In June 2003, Debra Miller, the Secretary of the Kansas Department of Transportation (the Secretary), initiated a condemnation action in the Douglas County District Court entitled Miller v. Diamond Head Limited Partnership et al., Case No. 03-C-311. Through this action, KDOT sought to exercise its eminent domain power subject to K.S.A. 26-501 et seq. to acquire title or easements to land necessary to carry out a highway improvement project.

The Bartles were named as defendants to this condemnation action, due to their ownership of property in Lawrence, a portion of which was designated for taking. In particular, KDOT sought to acquire the property for a permanent easement for controlled access right-of-way (consisting of 3,960 square feet), as well as a permanent easement for public and utility purposes (consisting of 4,809 square feet). Thus, KDOT sought to condemn 8,769 square feet of the Bartles' property.

On November 25, 2003, a panel of court-appointed appraisers submitted a report containing appraisal values for the various properties listed on the condemnation action. The appraisers determined that the Bartles' taken property had an appraisal value of $32,000 (the fair market value of their property before the taking, $250,000, less the fair market value of their property after the taking, $218,000). Once this report had been filed, the Secretary paid to the clerk of the district court the total appraised value of the properties taken, including the $32,000 for the property formerly owned by the Bartles. Pursuant to K.S.A. 26-507, the Secretary's payment of the appraisers' award to the court immediately vested KDOT with title to the condemned property.

On December 22, 2003, the Bartles filed a notice of appeal with the district court, appealing the appraisers' award pursuant to K.S.A. 2005 Supp. 26-508 and requesting a jury trial to determine the compensation to be paid for the taking of their property. The appeal was filed under the same caption and case number as the original eminent domain proceeding. However, the Bartles failed to pay the docket fee when they filed their appeal.

The Secretary filed a motion to dismiss the Bartles' appeal in the eminent domain administrative proceeding; this motion was denied.

After this motion was denied, the district judge directed that the Bartles should be allowed to docket their appeal and pay the filing fee. The appeal was docketed as a civil case, In re Appeal of Amy L. Bartle and James A. D. Bartle, Case No. 04-C-155, on March 19, 2004, and the Bartles paid the filing fee on that same date.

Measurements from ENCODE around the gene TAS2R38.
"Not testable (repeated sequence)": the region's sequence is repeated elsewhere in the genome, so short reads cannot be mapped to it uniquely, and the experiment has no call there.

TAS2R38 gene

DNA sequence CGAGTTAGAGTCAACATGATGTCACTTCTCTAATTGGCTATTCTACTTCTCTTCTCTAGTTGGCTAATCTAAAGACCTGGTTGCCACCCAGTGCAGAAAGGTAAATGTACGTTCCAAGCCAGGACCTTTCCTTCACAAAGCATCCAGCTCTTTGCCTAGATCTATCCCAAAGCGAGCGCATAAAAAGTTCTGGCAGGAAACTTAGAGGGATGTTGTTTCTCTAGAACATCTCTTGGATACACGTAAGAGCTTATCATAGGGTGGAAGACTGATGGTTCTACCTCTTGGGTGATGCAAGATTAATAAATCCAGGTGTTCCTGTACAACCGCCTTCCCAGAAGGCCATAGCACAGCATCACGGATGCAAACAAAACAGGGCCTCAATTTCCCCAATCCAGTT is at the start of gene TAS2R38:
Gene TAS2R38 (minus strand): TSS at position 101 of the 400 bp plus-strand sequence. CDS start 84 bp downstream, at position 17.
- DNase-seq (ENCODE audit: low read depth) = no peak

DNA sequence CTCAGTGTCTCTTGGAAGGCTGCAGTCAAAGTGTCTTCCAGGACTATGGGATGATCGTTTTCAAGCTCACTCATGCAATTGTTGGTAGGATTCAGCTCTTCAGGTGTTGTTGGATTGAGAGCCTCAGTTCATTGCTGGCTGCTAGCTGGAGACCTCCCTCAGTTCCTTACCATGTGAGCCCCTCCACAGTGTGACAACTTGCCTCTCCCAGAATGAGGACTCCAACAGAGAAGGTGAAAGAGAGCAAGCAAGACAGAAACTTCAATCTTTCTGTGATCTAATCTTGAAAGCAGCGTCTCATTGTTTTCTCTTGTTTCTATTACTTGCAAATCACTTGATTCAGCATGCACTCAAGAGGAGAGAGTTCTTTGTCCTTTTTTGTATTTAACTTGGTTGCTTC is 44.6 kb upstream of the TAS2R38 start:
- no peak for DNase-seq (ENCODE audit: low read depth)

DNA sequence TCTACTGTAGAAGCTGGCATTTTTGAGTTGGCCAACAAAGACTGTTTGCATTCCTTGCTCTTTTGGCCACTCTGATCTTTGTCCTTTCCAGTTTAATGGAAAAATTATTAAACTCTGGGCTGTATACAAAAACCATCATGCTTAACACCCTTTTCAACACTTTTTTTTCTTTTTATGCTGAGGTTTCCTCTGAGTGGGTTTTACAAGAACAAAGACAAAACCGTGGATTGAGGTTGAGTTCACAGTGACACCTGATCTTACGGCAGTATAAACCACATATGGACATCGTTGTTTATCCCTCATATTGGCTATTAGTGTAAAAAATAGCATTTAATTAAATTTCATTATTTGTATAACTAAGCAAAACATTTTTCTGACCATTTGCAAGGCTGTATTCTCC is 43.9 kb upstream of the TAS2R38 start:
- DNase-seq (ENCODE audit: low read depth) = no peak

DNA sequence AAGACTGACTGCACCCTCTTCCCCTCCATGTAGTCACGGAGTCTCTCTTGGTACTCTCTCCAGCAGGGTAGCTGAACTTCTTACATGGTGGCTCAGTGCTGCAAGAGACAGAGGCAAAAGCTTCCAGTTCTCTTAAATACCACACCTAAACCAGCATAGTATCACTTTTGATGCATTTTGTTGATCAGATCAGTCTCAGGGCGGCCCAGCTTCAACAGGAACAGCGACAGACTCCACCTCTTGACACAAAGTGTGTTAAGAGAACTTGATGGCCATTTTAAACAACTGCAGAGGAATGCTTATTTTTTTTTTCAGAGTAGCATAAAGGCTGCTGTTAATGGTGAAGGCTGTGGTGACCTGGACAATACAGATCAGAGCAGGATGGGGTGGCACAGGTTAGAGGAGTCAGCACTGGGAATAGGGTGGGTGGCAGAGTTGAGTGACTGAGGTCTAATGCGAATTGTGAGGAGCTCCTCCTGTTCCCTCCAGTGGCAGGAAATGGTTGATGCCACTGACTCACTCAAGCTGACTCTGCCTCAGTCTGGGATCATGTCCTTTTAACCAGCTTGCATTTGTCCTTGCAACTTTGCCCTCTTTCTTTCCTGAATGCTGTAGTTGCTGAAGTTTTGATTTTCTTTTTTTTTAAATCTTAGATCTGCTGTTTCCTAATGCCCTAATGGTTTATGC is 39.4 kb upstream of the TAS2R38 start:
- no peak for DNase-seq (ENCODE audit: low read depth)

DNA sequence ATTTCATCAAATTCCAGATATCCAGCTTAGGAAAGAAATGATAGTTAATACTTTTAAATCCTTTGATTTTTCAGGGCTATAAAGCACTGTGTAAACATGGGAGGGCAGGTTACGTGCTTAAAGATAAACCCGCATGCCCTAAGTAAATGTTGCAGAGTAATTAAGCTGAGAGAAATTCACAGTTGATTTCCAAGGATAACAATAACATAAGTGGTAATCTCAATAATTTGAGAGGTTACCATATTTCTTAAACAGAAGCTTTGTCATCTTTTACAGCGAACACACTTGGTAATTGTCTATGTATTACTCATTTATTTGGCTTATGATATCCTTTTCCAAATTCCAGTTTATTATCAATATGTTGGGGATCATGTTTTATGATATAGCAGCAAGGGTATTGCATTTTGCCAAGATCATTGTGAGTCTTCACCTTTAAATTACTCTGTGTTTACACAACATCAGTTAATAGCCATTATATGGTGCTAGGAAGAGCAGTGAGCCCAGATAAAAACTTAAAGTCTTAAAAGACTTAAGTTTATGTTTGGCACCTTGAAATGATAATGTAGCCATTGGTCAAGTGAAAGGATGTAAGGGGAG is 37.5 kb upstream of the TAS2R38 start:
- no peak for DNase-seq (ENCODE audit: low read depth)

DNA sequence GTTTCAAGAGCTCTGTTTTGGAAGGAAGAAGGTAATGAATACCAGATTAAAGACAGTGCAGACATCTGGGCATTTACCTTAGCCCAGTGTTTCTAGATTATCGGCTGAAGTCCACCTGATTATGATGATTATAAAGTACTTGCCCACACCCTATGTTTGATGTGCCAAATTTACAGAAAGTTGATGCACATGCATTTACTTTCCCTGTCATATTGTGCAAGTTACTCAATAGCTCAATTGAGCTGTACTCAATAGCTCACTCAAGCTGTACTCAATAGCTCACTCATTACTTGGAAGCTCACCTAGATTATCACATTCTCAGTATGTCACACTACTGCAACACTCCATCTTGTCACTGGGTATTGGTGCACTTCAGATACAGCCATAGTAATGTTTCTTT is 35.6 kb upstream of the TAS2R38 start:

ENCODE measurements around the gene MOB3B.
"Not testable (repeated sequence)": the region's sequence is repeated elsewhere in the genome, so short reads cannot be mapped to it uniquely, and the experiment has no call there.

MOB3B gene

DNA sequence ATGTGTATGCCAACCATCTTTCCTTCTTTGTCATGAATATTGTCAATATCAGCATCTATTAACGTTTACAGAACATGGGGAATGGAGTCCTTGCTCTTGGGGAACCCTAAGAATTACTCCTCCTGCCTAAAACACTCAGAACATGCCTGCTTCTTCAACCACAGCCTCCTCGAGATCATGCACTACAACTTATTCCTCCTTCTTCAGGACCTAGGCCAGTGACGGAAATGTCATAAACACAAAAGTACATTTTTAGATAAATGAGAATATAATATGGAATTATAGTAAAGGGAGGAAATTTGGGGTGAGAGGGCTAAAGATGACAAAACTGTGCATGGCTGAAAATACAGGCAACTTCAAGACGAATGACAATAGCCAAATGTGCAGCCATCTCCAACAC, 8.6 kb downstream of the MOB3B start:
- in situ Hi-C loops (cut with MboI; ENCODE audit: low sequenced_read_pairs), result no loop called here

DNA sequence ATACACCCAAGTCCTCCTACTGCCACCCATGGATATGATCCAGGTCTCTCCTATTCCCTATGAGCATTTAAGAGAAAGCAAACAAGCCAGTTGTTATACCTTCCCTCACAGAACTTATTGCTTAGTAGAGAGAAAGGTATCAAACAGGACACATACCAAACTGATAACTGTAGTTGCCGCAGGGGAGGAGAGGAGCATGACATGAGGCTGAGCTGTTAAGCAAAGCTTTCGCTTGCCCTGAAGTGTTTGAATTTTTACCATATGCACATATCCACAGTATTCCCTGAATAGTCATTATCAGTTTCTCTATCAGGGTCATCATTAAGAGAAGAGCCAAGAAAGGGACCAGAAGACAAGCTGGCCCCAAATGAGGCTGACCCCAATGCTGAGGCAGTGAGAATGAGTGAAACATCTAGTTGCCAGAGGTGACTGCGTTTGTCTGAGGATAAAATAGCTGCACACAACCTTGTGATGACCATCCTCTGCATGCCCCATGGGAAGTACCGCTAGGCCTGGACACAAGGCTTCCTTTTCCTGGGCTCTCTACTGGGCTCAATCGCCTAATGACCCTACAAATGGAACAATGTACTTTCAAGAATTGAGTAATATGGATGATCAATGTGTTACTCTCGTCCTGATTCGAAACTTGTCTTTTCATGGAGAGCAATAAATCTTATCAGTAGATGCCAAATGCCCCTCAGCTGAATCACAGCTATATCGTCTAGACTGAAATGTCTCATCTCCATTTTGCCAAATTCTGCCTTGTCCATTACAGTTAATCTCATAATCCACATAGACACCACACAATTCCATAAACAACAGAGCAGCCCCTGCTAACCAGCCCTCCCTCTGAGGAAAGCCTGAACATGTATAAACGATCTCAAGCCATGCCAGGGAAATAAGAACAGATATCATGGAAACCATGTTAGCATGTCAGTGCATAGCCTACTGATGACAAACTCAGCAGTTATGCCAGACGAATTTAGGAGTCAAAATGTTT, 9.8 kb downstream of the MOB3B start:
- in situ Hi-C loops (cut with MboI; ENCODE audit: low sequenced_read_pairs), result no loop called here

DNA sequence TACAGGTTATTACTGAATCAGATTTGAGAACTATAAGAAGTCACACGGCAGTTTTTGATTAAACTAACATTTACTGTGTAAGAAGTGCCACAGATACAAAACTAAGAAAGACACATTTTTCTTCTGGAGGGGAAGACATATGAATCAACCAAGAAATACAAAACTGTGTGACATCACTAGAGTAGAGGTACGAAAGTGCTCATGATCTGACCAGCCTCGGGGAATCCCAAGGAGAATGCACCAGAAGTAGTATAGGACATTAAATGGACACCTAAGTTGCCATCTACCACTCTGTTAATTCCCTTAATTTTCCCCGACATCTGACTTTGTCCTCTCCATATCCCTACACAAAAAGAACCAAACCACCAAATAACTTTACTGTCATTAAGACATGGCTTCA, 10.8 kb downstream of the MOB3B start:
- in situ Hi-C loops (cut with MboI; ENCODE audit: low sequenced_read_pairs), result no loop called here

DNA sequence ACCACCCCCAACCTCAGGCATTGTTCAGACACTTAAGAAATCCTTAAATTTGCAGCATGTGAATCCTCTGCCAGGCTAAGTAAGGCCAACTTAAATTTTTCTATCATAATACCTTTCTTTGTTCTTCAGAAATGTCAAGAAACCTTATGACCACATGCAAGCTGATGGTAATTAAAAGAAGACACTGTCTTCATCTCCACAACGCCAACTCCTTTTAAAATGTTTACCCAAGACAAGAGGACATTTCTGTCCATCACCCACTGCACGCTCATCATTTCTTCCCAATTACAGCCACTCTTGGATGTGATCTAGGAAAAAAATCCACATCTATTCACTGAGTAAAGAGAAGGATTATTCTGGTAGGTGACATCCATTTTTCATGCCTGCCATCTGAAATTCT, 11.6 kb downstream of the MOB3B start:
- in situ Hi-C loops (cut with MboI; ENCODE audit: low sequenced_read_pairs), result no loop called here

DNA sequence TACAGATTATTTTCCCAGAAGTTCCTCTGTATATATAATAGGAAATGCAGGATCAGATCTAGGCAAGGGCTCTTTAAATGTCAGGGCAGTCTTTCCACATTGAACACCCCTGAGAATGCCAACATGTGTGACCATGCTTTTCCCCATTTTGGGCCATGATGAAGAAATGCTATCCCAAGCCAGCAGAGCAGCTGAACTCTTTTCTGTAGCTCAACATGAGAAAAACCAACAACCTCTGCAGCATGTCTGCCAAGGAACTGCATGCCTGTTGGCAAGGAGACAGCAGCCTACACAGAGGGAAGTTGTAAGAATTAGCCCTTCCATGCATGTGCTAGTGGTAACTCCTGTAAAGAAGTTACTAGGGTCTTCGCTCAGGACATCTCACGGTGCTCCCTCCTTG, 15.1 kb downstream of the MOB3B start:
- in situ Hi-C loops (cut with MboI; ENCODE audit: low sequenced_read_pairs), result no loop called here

The Secretary refiled the motion to dismiss in the civil action before the district court, Case No. 04-C-155, asserting that the Bartles had failed to perfect their appeal in accordance with K.S.A. 2005 Supp. 26-508 because they had not docketed the appeal as a new civil action nor paid the docket fee. In addition, KDOT asserted that the court lacked jurisdiction to extend the time for properly perfecting the Bartles' appeal. The court subsequently denied this motion.

In its pretrial questionnaire before the district court, KDOT submitted that the Bartles were entitled to receive $35,600 for the taking of their property. This number was based on information contained in a report prepared by KDOT's designated expert, who found that the "before value" of the Bartles' property was $260,000 and the "after value" was $224,400 ($260,000 - $224,400 = $35,600).

Prior to trial, the Bartles filed two motions. The first motion sought to compute the compensation to be awarded for the taking of their property in an amount equal to 125 percent of the fair market value of their property. In particular, the Bartles argued in their motion that the provision of K.S.A. 2005 Supp. 12-1773, which provided for an additional 25 percent of the fair market value to be awarded to condemnees' whose property was taken for the construction of the Kansas Speedway, violated the Equal Protection and Due Process Clauses of the United States Constitution.

The second motion sought an award for costs and attorney fees subject to 42 U.S.C. § 1988. According to the Bartles' argument, KDOT violated the Bartles' Fifth Amendment right to "just compensation" because KDOT only paid $32,000 to the court at the previous condemnation proceeding and the Department's own expert in the current trial stated that the property was worth $35,600. The Bartles thus argued that they were "prevailing" parties within the meaning of 42 U.S.C. § 1988 and were entitled to costs and attorney fees.

At a hearing on these motions, the court deferred its ruling on the attorney fees issue but denied the Bartles' motion concerning the constitutionality of K.S.A. 2005 Supp. 12-1773 because "in this regard and how we're before the Court, on an appeal as to what is proper compensation, it is not the place for it to be raised."

A jury awarded the Bartles $40,342.95 as compensation for the property taken, based on a fair market value of $264,000 before the taking minus the after value of $223,657.05. In addition, the Bartles were awarded interest on $8,342.95 (the portion of the award in excess of the $32,000 awarded in the condemnation proceeding).